Only Lovers Left Alive Soundtrack Has Its Own Life Blood
There’s something to be said about soundtracks that have enough power to stand alone as works of art. There’s also something to be said about the hazards of not having enough people involved with something like a movie/soundtrack—Tommy Wisseau’s The Room being the prime example of all that can go wrong. That (sort of) said, the soundtrack to Jim Jarmusch’s Only Lovers Left Alive navigates the aforementioned hazards (his band, SQÜRL, performed and co-wrote many if not all of the songs with Jozef Van Wissem) to create a tangle of sounds that are as beautiful in context of their visual cues as they are on their own.
The soundtrack itself is arranged in a way that foregoes the narrative linearity of the film, separating its halves into the film’s two locales (Detroit and Tangier). The first half, the Detroit record, sizzles with feedback loops and industrial textures. It gives off an elegiac vibe heavy enough to smash the air from anyone’s lungs.
From this half, there are two stand-out songs: “Funnel of Love” (a Wanda Jackson cover, featuring Madeline Follin of Cults on vocals), and “Spooky Action at a Distance.” “Funnel of Love” grinds SQÜRL’s noise-riff blues into a gritty pulp of feedback and vacuum-tube fuzz while Follin gets her grimiest, shedding the sugar-sheen of Cults for a goosebump raising snarl. The whole song shudders with an earthy imperfection.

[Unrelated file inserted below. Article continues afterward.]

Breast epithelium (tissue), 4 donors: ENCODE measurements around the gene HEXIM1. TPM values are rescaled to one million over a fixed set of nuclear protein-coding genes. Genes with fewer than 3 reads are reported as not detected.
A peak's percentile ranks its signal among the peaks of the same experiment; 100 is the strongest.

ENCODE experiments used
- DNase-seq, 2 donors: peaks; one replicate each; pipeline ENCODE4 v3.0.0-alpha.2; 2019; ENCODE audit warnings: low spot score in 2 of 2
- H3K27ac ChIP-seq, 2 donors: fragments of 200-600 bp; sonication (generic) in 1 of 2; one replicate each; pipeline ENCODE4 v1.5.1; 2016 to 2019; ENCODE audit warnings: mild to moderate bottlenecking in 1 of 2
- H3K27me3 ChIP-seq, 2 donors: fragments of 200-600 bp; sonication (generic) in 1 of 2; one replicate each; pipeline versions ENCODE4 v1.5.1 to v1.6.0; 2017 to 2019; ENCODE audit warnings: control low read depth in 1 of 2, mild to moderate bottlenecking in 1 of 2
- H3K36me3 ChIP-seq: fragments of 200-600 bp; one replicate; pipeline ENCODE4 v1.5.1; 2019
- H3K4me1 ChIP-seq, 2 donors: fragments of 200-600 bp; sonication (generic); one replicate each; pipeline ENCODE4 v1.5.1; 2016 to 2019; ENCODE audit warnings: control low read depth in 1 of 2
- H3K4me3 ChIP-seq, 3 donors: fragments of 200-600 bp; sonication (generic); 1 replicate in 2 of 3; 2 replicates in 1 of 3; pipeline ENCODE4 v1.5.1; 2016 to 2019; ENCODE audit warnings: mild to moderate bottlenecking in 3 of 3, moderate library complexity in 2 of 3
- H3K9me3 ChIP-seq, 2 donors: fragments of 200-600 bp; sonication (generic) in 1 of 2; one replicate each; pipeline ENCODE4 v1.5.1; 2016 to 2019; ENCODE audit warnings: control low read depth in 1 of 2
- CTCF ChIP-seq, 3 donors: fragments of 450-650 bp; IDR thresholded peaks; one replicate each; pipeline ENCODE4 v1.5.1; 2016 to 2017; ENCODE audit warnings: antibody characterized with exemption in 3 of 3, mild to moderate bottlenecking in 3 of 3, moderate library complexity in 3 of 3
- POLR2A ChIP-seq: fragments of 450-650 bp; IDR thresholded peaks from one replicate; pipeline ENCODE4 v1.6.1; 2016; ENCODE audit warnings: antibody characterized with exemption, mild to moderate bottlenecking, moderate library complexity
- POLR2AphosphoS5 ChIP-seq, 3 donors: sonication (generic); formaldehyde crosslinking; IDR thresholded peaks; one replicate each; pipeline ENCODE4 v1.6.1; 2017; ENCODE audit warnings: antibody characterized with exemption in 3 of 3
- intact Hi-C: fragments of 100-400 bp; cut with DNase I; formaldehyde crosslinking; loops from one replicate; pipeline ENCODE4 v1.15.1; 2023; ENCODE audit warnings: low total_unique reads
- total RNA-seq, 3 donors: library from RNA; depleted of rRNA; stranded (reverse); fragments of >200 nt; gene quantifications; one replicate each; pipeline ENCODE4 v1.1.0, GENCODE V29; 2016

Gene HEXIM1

On the opposite side of things, “Spooky Action at a Distance” keeps itself ungrounded—preferring ethereal loops and fuzzed-over leads. Its electric swoons build into a type of machined dirge. “Spooky Action at a Distance” sounds like Sigur Ros collaborated with Leadbelly in the best possible ways. It burns out its three and a half minutes as the perfect hinge between the two halves.
The Tangier half moves in a different vein. It twangs with lute and Arabic melisma, and whatever feedback squeals that appear act as a smoky undercurrent to the music itself. Much like the Detroit half, the Tangier half is mainly a record of accretion. However, there are two songs that offer an interesting disjunctions and continuity’s between both the film and the soundtrack itself.
The first is “Sola Gratia (Part 2).” The song successfully marries the industrial-blues aesthetic of the first half with the Arabic sharpness of the second half. The song begins with a lone lute plucked into a fragmented melody. Slowly, tube-warmed textures meld the parts of the melody together while complementing them with its sympathetic harmony.
The second is “Hal.” In Only Lovers Left Alive, this song appears as song at what looks to be a Tangier open mic night (yes, it is as awkward as it sounds). That said, on its own, “Hal” is an absolutely gorgeous piece of music. Its instruments drone under Yasmine Hamdan’s otherworldly voice. Halfway through, a heavily effected stringed instrument is strummed as a lead in to the slapping polyrhythmic percussion. The disparate parts join and rupture in ways that prove there will always be surprises in art.
In all, the soundtrack to Only Lovers Left Alive is as powerful alone as it is with the film’s images. The vinyl packaging is also beautiful—inverted sides, Gothic lettering, clean lines and images, see-through red vinyl. This album is not only an amazing soundtrack but lovely object as well.